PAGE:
Both of the witnesses on cross-examination stated that they had seen many people fall while skating. They both stated that the man in the brown shirt had not bumped into any other skaters prior to the plaintiff's fall and that they had not called the guard's attention to the fast skating and weaving done by the man in the brown shirt. Czerwinski and the guard took the plaintiff to the first-aid room where her arm was bandaged and she was taken by Czerwinski to a hospital.

The guard testified on behalf of the defendant. He stated that he skated backwards to watch persons who were unruly or going too fast. He helped those who fell down. He did not see the plaintiff fall, but he helped her to the first-aid room. He had at times stopped people who were weaving or going too fast but he did not see any one doing so on the night in question. He stated that going fast and weaving created a danger of accident.

The manager also testified, stating that on the night in question there were only 222 paid admissions to the rink which could accommodate 1,000 skaters. He said that they had a rule against speed skating. He also testified that he saw the plaintiff in the first-aid room but she said nothing about a fast skater causing her trouble.

The only point raised by this appeal is that the court erred in overruling the defendant's motion for a directed verdict offered first at the close of the plaintiff's case and again at the close of all the evidence. It is contended that the proprietor of the rink was not an insurer of the safety of its patrons and that the defendant was required to exercise no greater care than that which would be reasonably adapted to the amusement or activities afforded by the skating rink. As an abstract statement of the duty of the operator of a skating rink, we find no objection to appellant's statement, but in applying it to the facts we have recited we fail to see how the defendant is aided by it.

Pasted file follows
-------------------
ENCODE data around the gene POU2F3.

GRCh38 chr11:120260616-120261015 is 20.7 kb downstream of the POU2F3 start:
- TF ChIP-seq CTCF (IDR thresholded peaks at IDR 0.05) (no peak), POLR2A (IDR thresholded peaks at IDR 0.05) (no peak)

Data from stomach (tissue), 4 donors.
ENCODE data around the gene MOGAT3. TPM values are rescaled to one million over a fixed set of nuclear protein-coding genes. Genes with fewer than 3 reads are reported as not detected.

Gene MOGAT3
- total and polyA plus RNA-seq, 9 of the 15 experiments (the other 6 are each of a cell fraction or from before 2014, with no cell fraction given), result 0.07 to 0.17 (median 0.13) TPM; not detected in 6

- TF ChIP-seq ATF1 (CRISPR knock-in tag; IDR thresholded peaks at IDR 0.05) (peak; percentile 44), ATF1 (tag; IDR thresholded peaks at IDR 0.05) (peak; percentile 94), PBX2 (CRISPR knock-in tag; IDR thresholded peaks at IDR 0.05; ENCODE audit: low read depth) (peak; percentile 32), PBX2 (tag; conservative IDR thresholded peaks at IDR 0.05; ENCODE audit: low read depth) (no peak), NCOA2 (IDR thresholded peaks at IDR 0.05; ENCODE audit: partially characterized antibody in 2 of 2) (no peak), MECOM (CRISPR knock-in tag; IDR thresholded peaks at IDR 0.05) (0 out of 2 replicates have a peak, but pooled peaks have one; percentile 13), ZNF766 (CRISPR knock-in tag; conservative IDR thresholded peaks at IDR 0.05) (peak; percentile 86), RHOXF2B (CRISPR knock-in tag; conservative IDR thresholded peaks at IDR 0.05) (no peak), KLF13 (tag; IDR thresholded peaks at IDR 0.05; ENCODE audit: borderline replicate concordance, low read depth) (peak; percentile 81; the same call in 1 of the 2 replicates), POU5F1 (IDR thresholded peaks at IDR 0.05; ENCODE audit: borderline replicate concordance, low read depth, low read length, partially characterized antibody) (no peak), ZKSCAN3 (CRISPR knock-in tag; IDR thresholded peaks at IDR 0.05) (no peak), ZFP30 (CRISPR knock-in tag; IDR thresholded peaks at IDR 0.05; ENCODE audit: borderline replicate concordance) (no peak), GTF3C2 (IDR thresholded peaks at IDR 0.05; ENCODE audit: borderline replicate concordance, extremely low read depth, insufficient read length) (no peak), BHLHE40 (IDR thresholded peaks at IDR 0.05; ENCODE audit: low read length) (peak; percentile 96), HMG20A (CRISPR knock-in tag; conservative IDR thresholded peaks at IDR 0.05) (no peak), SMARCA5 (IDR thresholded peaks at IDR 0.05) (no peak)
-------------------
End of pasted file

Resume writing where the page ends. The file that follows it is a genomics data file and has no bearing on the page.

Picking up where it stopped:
There was evidence that the party who struck the plaintiff had been skating at a high speed and had been weaving across the rink in violation of a safety regulation of the rink. All of this had been done in the presence of the guard who could have seen him. This skater was skating at a fast rate of speed when he struck the plaintiff. We therefore have evidence that the conduct of the offending skater had been obvious for some time; that the conduct was dangerous; that it was against the established rules of the rink in question; and that it continued until the plaintiff was struck and caused to fall.

We are cited to three cases which the defendant maintains are in support of its contention that the evidence failed to show any negligence on its part. The first of these is Dickinson v. Eden Theatre Co., 360 Mo. 941, 231 S.W.2d 609. The plaintiff in that case sought to recover for injuries sustained in the lobby of a theatre when a man selling newspapers bumped into her. There was evidence that the news vendor moved in and out among the patrons of the theatre in the lobby selling newspapers to *378 them and that on one prior occasion he had bumped shoulders with a patron. The court held that there was nothing inherently dangerous in the conduct of the vendor and that the one isolated instance of bumping into a patron prior to the accident in suit was not sufficient to put the defendant on notice that injury to patrons might result from the vendor's presence in the lobby. The case appears to be readily distinguishable in that the evidence in the case under consideration shows that the fast skating and weaving was dangerous and known to be dangerous by the defendant.